President Biden fetched up in Belleville, Michigan this week to walk a picket line with the president of the United Auto Workers, Shawn Fain.
The UAW has been a corrupt union, a point that Biden's own Justice Department made as recently as July 22, in a press release announcing the sentencing of a UAW official, Timothy Edmunds, to 57 months in prison for embezzling $2.1 million in union funds. From the release: "Edmunds is the seventeenth defendant convicted in connection with the ongoing criminal investigation into corruption within the UAW or relating to illegal payoffs to UAW officials by FCA executives. The following other individuals have already pleaded guilty to their participation in the scheme and have been sentenced: former UAW President Gary Jones (28 months in prison); former FCA Vice President for Employee Relations Alphons Iacobelli (66 months in prison), former FCA Financial Analyst Jerome Durden (15 months in prison), former Director of FCA's Employee Relations Department Michael Brown (12 months in prison), former senior UAW officials Virdell King (60 days in prison), Keith Mickens (12 months in prison), Nancy A. Johnson (12 months in prison), Monica Morgan, the widow of UAW Vice President General Holiefield (18 months in prison), former UAW Vice President Norwood Jewell (15 months in prison), former senior UAW official Michael Grimes (28 moths), former UAW Midwest CAP President Edward "Nick" Robinson (12 months in prison), former UAW Vice President Joseph Ashton (30 months), former UAW President Dennis Williams (21 months) and former UAW Region 5 Director UAW Board member Vance Pearson (12 months in prison). The company, FCA US LLC, now known as Stellantis, pleaded guilty in January 2021 to conspiring to violate the Taft-Hartley Act, and was ordered to pay a fine of $30 million and be subject to an outside Monitor for three years. Former senior UAW official Jeffrey Pietrzyk passed away before being sentenced."
At the appearance with Biden, Fain noted that the Willow Run factory had helped produce B-24 bombers that helped win World War II, and said, "Today, the enemy isn't some foreign country miles away. It's right here in our own — in our own area. It's corporate greed."
What a shortsighted view. The Cold War was won in part because of farsighted labor leaders such as Lane Kirkland, Albert Shanker, Tom Donahue, Irving Brown, Jay Lovestone, and Tom Kahn, who understood that there were indeed foreign enemies, and that if labor unions outside the United States were government-controlled, Communist Party-controlled, or illegal, then American workers, too, would be insecure. Today the big threat to American auto workers is not corporate greed. It's competition from electric car makers such as BYD, Dongfeng, Polestar, Lynk, Dacia, Smart, Geely, Brilliance, Xpeng, Leapmotor, MG, SAIC, NETA, Great Wall, Chang'an, and Tesla, which have vast operations in Communist China, where unions are controlled by the government and there is no legally protected right to strike.
The most recent State Department human rights report on China says, "The law does not provide for freedom of association, and workers are not free to organize or join unions of their own choosing. The All-China Federation of Trade Unions (ACFTU) is the only union recognized under the law. Independent unions are illegal, and the law does not protect the right to strike." The report went on to explain that "all union activity must be approved by and organized under the ACFTU," a Chinese Communist Party "organ chaired by a member of the Politburo." The report goes on to say that "in cases where local authorities cracked down on strikes, they sometimes charged leaders with vague criminal offenses, such as 'inciting subversion of state power,' 'picking quarrels and provoking trouble,' 'gathering a crowd to disturb public order,' or 'damaging production operations,' or detained them without charges."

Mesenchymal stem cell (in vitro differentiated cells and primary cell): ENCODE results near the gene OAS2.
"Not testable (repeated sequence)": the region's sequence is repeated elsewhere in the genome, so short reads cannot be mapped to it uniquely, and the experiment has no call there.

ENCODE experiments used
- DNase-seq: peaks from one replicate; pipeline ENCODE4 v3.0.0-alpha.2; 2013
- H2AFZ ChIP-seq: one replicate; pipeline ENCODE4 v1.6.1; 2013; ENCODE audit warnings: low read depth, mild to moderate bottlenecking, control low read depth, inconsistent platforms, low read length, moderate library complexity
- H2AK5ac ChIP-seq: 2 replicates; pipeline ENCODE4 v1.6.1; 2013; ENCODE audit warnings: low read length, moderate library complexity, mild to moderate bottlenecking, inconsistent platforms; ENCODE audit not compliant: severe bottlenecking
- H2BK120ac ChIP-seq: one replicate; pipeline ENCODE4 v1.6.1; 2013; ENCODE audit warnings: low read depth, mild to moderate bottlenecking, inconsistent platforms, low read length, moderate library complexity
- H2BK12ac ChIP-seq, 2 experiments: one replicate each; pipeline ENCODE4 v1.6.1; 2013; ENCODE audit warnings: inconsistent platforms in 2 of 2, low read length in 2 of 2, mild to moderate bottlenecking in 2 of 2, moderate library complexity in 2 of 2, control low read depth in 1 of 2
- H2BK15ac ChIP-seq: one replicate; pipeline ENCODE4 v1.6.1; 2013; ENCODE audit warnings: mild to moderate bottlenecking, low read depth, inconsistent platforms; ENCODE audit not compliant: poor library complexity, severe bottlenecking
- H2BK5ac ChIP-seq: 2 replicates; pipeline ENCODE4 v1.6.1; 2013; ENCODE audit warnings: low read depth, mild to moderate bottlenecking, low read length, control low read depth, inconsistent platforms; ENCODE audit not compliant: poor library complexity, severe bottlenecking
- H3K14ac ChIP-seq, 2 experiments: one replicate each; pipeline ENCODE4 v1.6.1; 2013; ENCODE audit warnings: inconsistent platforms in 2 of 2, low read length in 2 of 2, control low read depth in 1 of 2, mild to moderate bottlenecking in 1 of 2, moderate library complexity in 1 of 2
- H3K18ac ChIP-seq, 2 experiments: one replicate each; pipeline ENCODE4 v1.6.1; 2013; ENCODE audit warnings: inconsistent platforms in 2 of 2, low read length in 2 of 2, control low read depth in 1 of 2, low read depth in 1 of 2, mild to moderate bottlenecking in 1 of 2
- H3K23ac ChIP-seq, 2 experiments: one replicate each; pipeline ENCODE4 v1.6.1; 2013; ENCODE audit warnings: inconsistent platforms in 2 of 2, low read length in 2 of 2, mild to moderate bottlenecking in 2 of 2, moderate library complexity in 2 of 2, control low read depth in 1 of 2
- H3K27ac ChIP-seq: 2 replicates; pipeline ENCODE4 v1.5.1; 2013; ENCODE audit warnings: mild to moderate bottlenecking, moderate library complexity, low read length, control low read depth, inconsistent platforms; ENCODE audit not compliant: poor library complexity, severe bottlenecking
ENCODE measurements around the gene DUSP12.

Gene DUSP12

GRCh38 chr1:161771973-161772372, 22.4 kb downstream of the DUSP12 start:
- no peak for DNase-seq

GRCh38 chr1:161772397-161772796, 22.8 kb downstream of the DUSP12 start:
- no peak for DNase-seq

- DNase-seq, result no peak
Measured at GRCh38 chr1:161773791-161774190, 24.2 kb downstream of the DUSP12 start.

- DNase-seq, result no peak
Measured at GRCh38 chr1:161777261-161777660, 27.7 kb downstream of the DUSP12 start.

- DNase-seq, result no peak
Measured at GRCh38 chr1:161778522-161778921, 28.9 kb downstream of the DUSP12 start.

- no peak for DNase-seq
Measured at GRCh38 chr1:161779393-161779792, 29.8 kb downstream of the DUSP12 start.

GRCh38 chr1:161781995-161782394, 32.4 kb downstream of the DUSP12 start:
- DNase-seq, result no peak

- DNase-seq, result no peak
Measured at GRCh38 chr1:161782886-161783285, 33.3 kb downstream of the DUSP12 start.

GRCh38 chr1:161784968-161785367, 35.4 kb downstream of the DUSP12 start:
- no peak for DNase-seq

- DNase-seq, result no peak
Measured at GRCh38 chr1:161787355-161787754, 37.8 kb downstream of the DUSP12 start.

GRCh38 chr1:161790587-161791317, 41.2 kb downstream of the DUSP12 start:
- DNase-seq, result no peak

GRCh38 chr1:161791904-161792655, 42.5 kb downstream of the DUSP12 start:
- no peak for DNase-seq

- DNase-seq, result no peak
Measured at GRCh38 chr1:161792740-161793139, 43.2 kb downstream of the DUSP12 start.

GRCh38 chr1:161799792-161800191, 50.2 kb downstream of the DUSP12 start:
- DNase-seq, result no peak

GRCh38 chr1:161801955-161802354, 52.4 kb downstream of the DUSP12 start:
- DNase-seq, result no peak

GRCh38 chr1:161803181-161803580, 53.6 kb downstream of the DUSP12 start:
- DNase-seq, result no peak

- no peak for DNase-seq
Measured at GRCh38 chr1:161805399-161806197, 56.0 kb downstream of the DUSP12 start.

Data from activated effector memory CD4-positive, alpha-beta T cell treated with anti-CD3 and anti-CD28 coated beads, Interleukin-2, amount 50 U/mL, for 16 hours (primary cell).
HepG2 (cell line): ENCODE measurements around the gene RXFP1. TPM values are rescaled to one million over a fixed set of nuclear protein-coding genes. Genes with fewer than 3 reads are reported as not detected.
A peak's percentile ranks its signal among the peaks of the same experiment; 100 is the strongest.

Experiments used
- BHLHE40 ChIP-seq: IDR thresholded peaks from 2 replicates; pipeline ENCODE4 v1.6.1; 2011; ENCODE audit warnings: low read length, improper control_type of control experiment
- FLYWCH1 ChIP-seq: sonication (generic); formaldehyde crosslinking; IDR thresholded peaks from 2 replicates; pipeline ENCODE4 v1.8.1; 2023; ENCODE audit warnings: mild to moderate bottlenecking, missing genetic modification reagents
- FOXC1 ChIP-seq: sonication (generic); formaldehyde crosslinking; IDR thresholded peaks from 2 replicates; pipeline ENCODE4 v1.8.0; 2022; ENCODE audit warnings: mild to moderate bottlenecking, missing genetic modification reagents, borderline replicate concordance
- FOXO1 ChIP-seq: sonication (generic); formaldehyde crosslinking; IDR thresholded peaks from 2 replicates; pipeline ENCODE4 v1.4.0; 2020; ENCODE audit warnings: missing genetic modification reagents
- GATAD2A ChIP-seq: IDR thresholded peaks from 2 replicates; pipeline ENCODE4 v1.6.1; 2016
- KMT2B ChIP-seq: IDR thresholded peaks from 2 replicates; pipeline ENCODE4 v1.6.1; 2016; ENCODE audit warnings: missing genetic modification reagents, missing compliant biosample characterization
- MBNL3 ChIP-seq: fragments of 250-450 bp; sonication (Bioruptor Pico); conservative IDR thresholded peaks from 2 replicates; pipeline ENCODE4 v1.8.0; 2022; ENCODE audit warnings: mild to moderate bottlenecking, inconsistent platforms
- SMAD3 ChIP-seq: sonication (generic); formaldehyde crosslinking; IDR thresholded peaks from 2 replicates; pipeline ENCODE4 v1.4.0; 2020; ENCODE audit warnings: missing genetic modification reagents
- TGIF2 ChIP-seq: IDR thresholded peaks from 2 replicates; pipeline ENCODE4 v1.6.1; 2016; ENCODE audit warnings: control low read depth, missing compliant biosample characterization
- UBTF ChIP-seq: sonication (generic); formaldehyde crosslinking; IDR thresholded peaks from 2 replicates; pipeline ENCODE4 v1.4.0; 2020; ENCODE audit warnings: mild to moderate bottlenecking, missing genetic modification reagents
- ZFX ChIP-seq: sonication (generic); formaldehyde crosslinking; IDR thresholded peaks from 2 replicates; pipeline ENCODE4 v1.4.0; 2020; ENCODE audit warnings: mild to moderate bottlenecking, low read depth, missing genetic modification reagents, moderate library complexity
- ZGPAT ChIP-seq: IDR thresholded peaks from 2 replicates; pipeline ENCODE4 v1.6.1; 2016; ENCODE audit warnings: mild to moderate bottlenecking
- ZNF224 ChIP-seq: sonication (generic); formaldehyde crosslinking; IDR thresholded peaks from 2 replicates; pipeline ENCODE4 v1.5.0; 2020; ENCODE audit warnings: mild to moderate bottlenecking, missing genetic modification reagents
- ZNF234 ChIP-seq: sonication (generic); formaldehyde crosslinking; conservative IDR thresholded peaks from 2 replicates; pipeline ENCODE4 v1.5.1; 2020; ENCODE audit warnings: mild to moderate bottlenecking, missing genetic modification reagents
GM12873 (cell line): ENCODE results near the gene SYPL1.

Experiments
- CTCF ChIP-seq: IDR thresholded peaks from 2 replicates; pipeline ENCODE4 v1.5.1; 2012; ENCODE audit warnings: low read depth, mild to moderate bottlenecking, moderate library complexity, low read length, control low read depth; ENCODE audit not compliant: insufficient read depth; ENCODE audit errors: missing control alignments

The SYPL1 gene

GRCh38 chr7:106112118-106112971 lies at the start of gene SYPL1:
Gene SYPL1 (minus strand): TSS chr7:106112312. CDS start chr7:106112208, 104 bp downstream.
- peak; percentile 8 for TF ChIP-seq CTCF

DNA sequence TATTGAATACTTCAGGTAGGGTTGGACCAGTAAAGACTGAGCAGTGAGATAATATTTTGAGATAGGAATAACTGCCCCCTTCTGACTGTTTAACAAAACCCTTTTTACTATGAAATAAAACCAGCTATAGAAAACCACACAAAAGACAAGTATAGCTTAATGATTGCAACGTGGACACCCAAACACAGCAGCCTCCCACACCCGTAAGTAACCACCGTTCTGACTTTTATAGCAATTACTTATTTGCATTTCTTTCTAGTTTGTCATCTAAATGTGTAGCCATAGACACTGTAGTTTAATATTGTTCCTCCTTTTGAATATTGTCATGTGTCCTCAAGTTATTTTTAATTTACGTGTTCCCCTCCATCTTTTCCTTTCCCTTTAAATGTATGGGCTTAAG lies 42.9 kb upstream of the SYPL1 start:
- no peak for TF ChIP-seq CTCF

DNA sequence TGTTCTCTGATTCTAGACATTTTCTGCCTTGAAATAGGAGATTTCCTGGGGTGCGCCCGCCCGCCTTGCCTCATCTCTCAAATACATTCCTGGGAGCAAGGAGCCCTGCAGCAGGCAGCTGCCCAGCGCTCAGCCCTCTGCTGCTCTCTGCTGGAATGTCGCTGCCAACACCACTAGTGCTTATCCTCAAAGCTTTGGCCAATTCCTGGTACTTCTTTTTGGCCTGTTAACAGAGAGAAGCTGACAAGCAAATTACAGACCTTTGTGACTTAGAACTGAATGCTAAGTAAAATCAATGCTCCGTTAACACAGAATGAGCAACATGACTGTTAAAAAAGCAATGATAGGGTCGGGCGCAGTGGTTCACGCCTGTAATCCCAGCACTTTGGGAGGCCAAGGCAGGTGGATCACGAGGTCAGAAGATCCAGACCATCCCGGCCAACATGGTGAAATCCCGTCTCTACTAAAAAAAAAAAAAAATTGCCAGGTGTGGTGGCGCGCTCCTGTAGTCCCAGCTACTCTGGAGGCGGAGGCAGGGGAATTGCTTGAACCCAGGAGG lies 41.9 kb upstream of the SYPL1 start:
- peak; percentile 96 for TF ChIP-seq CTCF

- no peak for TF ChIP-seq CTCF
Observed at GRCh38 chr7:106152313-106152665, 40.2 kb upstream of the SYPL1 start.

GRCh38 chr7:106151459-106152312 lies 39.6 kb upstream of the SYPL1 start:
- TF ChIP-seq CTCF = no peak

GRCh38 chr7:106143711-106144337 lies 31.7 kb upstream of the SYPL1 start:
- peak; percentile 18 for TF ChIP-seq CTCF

A September 2023 analysis from the Center for Strategic and International Studies on "China's Electric Vehicle Export Boom" reports that China is now exporting more passenger vehicles than either the US or South Korea. In dollar terms, the majority of the trade is electric vehicles; in 2022 China exported $22 billion worth of electric vehicles, and it's on track to do $36 billion in 2023. The Nikkei wire reports that "Chinese manufacturers are targeting Europe as an export destination. China's Dongfeng Motor Group is increasing exports of its Voyah EV brand. In February, it began exporting a EV sport utility vehicle, the Free, to Israel." Someone should sue the maker of the "Free" for false advertising, as the people who make the vehicle are not free to form independent labor unions. Maybe they should rename the car the Orwell.
Unless and until an American president and American labor leaders understand the nature of the foreign enemy and defeat it the way Kirkland and Lech Walesa did at Gdansk with Solidarity, the UAW picket lines in Michigan will be a sideshow at best. The UAW says it has more than 80,000 employees in higher education, "as faculty, postdoctoral researchers, graduate student employees and clerical, technical and support staff." It has about 146,000 active autoworkers. The union might be able to eke out some more time as an advocacy group representing those serving the Chinese foreign students whose tuition money is now helping to keep American higher education afloat. But until Biden and Fain start organizing and picketing the factories in Communist China, the American auto industry will be at risk—not from corporate greed, but from a foreign enemy.